Happiness-Enhancing Activities in 4 Do-It-Yourself Categories

 

Yes, crazy me, happily cleaning my oven with baking soda + a knit cloth made by a very special friend!

“Happiness-enhancing activities” seem to be the other half of the nature-nurture question when it comes to happiness. I won’t kid you: genetics play apart, and so do life circumstances. If you come from parents and grandparents who tended to frame things in a positive light you probably tend do think the same way. Life circumstances also have some effect on happiness, according to the research on happiness. If you win the lottery, for instance you will probably break into a happy dance; jump for joy; do somersaults around your back yard—who wouldn’t? But researchers found that positive life circumstances only go so far in making us happy. Meaning, the effect is short-lived, and then we adapt to that temporary emotional lift, and go back to being our own emotionally disgruntled selves, if that is how we were before hitting the jackpot.

So what’s the deal when it comes to the “nurture” side of the happiness equation? As it turns out, almost 50% of lasting happiness is under our control! I don’t know about you, but to me, THAT is a reason to do a somersault (okay, at least a mental one). Okay, but now let’s get to the nuts and bolts of what we can actually do, to make a happiness plan. Hint: you can start by doing more activities + thinking more thoughts– that make you happy.

Researchers Henricksen and Stephens did an exploratory study in older adults ranging from 56-76 years old to find out what kind of activities enhanced their happiness. Their responses fell into four categories; all of which are pretty attainable and might be useful for the rest of us to plan our days around if we want to get more out life. Here are the categories, when it comes to happiness self-management.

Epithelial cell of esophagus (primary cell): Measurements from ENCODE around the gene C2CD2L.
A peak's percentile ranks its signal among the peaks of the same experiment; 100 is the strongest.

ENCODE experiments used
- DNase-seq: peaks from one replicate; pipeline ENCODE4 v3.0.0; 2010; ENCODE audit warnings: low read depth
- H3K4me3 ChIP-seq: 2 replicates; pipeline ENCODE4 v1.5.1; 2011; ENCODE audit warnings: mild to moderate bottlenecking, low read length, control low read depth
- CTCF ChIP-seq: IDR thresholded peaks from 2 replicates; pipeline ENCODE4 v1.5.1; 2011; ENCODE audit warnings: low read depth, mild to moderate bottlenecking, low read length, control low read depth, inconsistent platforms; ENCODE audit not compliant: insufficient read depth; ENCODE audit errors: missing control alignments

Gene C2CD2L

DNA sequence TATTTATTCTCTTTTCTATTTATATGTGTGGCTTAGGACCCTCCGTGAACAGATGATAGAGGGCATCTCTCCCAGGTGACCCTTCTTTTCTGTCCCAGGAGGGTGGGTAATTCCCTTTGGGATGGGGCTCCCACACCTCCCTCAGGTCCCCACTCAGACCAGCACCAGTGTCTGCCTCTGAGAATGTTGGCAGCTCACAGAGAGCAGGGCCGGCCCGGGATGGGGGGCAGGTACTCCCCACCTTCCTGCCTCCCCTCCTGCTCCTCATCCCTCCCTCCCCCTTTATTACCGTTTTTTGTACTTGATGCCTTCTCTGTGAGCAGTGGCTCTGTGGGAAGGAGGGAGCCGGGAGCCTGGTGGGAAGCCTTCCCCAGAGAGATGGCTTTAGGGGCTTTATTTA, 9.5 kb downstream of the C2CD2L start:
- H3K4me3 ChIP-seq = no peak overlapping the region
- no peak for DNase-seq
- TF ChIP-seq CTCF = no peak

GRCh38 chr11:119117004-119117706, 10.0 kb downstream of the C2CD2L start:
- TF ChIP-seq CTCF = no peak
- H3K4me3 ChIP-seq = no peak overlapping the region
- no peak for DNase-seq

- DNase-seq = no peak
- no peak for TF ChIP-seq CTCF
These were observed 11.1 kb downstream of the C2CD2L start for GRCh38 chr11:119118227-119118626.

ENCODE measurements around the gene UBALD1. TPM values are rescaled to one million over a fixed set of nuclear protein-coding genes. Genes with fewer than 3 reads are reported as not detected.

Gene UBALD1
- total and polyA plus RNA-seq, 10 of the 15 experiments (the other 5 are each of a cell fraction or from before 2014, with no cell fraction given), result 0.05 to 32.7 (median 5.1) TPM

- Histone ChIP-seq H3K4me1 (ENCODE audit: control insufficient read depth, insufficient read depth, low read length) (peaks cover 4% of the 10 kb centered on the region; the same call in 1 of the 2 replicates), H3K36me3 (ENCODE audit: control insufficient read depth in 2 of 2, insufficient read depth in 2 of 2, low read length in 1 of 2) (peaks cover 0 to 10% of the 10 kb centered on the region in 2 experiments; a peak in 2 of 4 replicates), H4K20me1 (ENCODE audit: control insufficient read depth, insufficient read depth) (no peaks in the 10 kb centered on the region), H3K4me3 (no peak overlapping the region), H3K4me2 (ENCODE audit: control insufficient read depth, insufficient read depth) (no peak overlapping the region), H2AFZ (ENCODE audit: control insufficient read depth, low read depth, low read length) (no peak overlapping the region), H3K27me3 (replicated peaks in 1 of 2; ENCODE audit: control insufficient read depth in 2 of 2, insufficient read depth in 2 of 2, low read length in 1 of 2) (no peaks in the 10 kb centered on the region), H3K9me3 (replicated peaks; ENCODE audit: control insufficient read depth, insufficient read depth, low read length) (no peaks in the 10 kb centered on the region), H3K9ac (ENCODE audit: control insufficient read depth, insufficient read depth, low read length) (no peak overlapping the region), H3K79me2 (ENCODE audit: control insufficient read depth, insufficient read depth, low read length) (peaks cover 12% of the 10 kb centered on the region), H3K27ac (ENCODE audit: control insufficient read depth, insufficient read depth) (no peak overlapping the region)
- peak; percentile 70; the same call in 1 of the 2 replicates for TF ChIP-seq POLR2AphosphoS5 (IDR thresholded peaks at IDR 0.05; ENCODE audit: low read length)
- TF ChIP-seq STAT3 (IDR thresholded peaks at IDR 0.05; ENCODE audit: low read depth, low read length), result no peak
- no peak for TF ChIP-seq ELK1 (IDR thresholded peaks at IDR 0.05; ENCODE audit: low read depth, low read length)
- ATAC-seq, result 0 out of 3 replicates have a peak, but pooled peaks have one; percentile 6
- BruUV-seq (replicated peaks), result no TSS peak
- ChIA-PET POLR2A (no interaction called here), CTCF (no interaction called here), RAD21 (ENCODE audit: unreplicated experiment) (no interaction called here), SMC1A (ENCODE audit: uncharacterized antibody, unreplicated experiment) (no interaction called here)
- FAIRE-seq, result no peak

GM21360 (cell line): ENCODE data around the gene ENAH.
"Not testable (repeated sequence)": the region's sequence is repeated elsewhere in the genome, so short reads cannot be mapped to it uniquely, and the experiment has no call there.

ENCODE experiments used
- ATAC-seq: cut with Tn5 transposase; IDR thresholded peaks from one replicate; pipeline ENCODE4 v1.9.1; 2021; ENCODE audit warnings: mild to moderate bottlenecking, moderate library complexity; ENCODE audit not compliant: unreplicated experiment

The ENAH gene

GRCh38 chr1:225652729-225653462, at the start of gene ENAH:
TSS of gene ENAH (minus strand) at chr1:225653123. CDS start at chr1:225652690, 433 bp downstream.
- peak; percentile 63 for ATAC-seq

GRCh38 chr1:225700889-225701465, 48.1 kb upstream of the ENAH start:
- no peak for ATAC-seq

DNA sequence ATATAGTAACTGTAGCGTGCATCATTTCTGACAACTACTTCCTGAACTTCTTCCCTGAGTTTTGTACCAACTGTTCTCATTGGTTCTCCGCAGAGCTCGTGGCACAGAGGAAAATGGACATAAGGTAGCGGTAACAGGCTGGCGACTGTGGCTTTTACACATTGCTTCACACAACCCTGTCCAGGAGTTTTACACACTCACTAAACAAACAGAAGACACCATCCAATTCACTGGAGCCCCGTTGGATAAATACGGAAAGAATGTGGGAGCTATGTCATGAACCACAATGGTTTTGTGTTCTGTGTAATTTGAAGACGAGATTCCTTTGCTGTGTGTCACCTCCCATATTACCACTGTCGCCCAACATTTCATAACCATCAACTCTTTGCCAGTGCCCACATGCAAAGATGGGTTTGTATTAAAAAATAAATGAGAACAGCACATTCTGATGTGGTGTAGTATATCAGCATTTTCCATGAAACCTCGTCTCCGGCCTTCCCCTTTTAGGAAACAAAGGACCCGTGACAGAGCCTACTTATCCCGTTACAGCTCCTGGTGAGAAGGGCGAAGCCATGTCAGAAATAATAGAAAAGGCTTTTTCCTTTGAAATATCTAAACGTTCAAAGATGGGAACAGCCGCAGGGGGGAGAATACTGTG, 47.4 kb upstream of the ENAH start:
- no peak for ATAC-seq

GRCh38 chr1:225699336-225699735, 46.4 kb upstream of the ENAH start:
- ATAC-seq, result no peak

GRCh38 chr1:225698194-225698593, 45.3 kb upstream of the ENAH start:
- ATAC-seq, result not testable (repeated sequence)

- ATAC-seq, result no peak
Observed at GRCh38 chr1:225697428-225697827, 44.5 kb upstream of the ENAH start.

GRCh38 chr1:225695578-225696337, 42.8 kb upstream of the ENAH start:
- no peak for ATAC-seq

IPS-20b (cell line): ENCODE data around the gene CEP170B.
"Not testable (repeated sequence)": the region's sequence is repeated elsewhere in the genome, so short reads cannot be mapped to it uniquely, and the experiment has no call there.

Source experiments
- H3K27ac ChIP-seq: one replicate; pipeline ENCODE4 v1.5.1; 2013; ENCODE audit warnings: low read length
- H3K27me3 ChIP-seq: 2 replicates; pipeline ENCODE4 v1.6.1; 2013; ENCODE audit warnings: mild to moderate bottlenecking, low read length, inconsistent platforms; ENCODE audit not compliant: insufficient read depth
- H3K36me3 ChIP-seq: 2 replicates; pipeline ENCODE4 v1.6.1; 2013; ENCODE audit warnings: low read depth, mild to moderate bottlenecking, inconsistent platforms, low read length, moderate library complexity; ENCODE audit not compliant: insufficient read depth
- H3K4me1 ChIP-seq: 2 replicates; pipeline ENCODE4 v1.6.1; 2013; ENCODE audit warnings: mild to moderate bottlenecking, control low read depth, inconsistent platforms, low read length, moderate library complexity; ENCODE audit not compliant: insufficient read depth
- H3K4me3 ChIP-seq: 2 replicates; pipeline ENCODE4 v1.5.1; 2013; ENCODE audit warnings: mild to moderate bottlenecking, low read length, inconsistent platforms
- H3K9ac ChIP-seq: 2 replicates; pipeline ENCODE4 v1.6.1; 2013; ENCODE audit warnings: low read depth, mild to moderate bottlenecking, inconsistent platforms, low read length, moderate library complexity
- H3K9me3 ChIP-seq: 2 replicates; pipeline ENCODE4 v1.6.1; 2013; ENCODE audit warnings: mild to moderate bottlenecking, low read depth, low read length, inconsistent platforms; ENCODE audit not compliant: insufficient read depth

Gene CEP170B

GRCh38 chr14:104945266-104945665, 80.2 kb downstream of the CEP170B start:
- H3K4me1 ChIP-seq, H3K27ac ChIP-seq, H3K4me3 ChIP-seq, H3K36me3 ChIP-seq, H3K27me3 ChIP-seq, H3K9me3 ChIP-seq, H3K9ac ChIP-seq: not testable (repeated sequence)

1. Other-focused activities. These might include spending time with family and significant others; meeting with others on a social basis, and helping others (such as in doing volunteer work or even making a meal for a sick neighbor).
2. Personal Recreation & Interests. This would include pursuing hobbies you are passionate about; balancing your life with entertainment and relaxation (going to a movie or curling up with a good book), or “external engagement” like going on a group hike or attending a book club discussion or adult ed class.
3. Thoughts and Attitudes. Happy older people are filled with gratitude for their blessings. They also tend toward constructive thinking; that is choosing to frame things positively. Even after personal trauma or loss, they focus on inner growth, or what they have learned from the hardship. Many times we think that we cannot change our thoughts, but great Dr. Albert Ellis, founder of Rational Emotive Therapy (who also honored me with his endorsement of my first book “Change Your Mind, Change Your Weight”), devoted his entire life to showing us how to change our thoughts, which in turn would have a positive effect on our emotional landscape.